17.. Dr. Diven’s medical report of June 07, 1989 establishes the causal connection between the 1968 injury and [claimant’s] current physical condition. Dr. Diven states “[claimant’s] complaints, physical examination, physical limitations, and diagnostic studies today demonstrate back problems which would be the normal, and unfortunately, natural, expected results of 20 years added to his previous back problems and injury.
A letter from Dr. Diven to the Hospital’s attorney, dated June 7, 1989, was introduced into evidence. Dr. Diven stated, The matter of [claimant’s] previous impairment is an important one * * *. ******
* * * I think certainly, the injury and the problems that were demonstrated in 1968 would make him a higher risk candidate for future back pain and recurrent injury, but most of his life is a series of small injuries to a back like [claimant’s] and is not surprising that he has pain at the present time.
Other evidence contained in the record indicates that claimant’s'1987 back injury was in the same location as his 1968 injury. The record also indicates that following the 1968 injury, claimant was not given a release to return to work. Dr. Howard M. Lee, a surgeon called by claimant, indicated that patients who have sustained a prior severe back injury are statistically at an increased risk of suffering further degenerative back changes.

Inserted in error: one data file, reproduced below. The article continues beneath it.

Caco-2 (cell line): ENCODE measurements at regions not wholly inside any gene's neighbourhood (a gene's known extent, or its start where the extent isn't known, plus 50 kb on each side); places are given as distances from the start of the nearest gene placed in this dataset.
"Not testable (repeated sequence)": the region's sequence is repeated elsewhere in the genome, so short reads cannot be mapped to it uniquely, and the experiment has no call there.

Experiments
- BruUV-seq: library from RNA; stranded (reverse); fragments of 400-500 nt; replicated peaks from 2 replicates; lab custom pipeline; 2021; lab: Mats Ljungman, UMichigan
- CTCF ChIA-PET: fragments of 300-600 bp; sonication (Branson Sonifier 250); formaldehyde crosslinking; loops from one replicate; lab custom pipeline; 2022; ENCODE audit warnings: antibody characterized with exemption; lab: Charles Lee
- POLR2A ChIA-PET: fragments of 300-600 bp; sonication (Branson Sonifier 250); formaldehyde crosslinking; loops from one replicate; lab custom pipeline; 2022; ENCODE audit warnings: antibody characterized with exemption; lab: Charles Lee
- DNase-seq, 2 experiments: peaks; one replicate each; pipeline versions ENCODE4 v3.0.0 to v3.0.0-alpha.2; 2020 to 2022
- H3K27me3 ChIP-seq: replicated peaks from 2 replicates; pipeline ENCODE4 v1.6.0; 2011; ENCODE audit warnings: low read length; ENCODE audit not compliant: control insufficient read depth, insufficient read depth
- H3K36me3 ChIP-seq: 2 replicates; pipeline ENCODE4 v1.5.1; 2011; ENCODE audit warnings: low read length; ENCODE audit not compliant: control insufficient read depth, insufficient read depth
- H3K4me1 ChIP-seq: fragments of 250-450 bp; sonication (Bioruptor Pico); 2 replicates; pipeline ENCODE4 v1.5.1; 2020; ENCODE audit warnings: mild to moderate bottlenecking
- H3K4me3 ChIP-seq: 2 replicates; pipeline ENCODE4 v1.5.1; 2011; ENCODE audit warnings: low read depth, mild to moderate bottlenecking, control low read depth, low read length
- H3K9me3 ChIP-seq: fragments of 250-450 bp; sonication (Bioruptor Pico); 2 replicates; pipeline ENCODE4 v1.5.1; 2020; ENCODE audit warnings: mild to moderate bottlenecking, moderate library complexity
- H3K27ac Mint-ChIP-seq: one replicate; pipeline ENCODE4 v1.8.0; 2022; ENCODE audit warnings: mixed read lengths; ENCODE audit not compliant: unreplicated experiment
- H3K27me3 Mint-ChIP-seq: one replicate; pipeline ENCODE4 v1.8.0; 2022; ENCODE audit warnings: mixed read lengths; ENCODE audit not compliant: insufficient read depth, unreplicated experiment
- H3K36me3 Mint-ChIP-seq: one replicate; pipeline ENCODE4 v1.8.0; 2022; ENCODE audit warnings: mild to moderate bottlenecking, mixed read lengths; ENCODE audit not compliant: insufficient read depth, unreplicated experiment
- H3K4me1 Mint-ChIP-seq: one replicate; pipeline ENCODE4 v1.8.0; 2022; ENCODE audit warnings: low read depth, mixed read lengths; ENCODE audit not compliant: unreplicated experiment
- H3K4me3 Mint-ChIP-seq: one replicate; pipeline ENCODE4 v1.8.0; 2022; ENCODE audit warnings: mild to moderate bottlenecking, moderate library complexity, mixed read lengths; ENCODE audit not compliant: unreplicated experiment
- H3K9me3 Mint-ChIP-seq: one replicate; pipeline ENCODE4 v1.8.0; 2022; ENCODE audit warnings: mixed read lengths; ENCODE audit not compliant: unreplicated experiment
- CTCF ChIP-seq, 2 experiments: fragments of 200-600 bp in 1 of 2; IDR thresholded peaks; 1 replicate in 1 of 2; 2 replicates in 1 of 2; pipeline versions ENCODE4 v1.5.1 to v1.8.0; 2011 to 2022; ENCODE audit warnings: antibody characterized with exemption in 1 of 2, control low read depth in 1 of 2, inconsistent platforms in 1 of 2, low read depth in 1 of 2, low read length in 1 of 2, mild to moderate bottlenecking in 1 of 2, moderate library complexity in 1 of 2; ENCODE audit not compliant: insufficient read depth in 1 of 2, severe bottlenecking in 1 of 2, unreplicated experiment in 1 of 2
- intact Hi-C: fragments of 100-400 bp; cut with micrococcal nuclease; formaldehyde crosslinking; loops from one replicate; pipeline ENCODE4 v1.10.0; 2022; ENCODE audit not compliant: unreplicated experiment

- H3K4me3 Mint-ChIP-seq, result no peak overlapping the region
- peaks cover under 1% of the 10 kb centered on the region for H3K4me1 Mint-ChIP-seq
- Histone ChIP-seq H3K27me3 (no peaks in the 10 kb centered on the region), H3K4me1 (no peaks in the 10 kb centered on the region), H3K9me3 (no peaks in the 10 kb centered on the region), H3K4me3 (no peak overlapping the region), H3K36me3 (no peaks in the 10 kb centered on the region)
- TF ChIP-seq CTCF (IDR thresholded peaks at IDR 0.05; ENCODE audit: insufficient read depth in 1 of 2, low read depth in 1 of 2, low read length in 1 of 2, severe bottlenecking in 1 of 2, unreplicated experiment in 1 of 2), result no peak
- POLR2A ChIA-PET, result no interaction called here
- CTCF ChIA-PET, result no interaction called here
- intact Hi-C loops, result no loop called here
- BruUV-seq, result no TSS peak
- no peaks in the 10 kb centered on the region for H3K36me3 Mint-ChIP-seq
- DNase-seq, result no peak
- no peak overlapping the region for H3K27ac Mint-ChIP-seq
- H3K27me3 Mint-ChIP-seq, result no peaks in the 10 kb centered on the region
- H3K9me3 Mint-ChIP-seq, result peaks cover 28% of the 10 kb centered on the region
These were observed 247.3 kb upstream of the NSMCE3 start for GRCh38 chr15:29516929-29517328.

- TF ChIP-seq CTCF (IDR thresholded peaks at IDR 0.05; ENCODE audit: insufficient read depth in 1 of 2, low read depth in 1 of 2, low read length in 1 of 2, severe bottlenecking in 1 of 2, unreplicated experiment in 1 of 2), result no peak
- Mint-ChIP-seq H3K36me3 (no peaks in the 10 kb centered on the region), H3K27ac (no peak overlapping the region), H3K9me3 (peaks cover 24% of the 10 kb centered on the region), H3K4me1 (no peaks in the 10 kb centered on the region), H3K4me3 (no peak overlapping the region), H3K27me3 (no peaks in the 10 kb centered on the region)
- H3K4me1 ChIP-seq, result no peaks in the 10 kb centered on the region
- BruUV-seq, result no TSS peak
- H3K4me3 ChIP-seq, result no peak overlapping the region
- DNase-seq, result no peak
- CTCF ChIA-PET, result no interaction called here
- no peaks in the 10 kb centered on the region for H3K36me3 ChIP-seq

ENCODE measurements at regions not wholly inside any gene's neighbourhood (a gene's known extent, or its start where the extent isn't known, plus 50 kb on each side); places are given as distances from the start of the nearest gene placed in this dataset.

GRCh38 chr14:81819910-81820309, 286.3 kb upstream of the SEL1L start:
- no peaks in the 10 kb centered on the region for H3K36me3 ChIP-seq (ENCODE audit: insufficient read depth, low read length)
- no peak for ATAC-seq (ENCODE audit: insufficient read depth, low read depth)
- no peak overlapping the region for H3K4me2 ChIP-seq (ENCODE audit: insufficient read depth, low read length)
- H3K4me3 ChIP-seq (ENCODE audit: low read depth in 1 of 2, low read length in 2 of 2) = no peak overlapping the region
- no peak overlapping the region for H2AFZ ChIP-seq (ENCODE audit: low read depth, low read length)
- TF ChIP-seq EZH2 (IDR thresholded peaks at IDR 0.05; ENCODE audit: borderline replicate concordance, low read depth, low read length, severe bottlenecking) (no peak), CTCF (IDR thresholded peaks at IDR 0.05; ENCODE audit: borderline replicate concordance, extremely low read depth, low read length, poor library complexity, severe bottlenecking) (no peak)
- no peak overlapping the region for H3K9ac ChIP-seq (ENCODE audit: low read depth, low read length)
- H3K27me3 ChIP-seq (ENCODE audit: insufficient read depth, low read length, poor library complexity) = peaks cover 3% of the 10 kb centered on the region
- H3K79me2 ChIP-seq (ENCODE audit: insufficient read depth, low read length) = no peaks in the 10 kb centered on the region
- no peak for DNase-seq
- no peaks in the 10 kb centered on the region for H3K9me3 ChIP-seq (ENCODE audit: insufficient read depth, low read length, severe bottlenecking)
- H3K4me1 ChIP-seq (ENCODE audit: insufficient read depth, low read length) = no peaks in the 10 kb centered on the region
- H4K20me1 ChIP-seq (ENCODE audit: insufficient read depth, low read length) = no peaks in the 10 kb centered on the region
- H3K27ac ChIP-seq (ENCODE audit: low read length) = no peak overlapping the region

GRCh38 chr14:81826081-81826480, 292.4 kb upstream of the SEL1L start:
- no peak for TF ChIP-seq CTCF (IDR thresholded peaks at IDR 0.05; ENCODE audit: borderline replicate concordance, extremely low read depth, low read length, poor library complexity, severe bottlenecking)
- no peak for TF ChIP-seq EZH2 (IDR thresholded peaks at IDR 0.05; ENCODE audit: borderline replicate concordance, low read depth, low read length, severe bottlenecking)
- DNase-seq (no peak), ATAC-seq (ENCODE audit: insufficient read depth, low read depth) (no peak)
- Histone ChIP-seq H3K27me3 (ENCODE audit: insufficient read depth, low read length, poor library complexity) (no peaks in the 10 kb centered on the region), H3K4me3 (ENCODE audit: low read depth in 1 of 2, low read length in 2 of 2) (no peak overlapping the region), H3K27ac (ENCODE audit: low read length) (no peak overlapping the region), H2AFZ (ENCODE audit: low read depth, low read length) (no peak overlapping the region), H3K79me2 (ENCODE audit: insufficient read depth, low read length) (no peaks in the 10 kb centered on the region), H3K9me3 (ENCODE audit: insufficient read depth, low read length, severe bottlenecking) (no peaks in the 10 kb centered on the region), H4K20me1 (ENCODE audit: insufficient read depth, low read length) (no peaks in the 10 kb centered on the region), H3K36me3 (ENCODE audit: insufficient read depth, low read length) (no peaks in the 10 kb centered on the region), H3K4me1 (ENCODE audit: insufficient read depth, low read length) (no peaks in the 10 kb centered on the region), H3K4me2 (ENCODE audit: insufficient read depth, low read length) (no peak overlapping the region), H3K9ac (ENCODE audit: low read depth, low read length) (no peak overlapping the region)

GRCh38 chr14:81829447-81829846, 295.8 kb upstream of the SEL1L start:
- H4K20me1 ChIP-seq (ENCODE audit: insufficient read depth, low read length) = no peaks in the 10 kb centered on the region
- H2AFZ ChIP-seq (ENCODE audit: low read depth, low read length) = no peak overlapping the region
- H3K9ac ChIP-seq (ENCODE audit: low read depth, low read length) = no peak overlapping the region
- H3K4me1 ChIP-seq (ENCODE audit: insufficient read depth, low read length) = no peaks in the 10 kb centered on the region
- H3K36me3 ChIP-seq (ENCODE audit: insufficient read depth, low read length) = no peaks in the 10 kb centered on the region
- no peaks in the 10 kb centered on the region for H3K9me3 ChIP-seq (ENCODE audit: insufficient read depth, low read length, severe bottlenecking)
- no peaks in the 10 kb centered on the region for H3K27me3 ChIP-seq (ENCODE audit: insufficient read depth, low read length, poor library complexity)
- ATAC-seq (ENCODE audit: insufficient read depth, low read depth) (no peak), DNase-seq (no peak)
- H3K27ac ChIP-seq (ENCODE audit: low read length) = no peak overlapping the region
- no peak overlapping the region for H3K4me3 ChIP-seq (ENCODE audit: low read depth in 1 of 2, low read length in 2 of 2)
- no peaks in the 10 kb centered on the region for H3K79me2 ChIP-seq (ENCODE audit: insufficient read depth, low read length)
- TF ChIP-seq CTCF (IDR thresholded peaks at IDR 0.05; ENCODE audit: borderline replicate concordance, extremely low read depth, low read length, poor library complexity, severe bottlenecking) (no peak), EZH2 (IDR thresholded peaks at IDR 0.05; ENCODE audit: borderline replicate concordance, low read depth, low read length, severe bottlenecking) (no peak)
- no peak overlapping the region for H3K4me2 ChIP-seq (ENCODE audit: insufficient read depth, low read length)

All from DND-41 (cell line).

It would serve no useful purpose to further detail the evidence presented at trial bearing upon this contention. It is sufficient to state that the record, including the testimony of Dr. Diven, amply supports the findings adopted below and the existence of a causal connection between the 1968 and 1986 back injuries.
In addition, claimant’s challenge concerning the WCJ’s failure to adopt claimant’s proposed findings is without merit. The refusal of a requested finding has the legal effect of a finding against the party who submitted the request. Kincaid v. WEK Drilling Co., 109 N.M. 480, 786 P.2d 1214 (Ct.App.1989).
Finally, claimant argues that the extended passage of time between his 1968 injury and the 1986 back injury should preclude the Hospital’s use of the defense of false employment application, and the employer should be presumed to rely upon his interim satisfactory job performance. For this assertion, claimant relies on Young v. Morris, 475 S.W.2d 505 (Ky.1971). We find Young factually distinguishable from the present case. In Young, the court interpreted the applicability of a specific statutory provision and sustained the Board’s determination that the worker was not barred from recovery. The compensation board in Young had dismissed the worker’s prior claim, finding he did not have the alleged disability. When worker applied for subsequent employment, although failing to reveal the prior claim, worker did indicate he had received a medical test with an inconclusive result. We do not find the analysis in Young applies to claimant’s contention. In Young, the court reasoned that the answers to the questions became less relevant as time passed. However, the statute in question did not require evidence of causal connection, and we do not understand Young to have held as a matter of law that the passage of time requires a finding of no causal connection. Claimant’s original fraudulent application for employment was causally related to his subsequent injury. Where, as here, the latter injury is shown to have been related to the original disability, claimant’s argument is not persuasive.
We affirm the ruling of the WCJ.
IT IS SO ORDERED.
MINZNER and CHAVEZ, JJ., concur.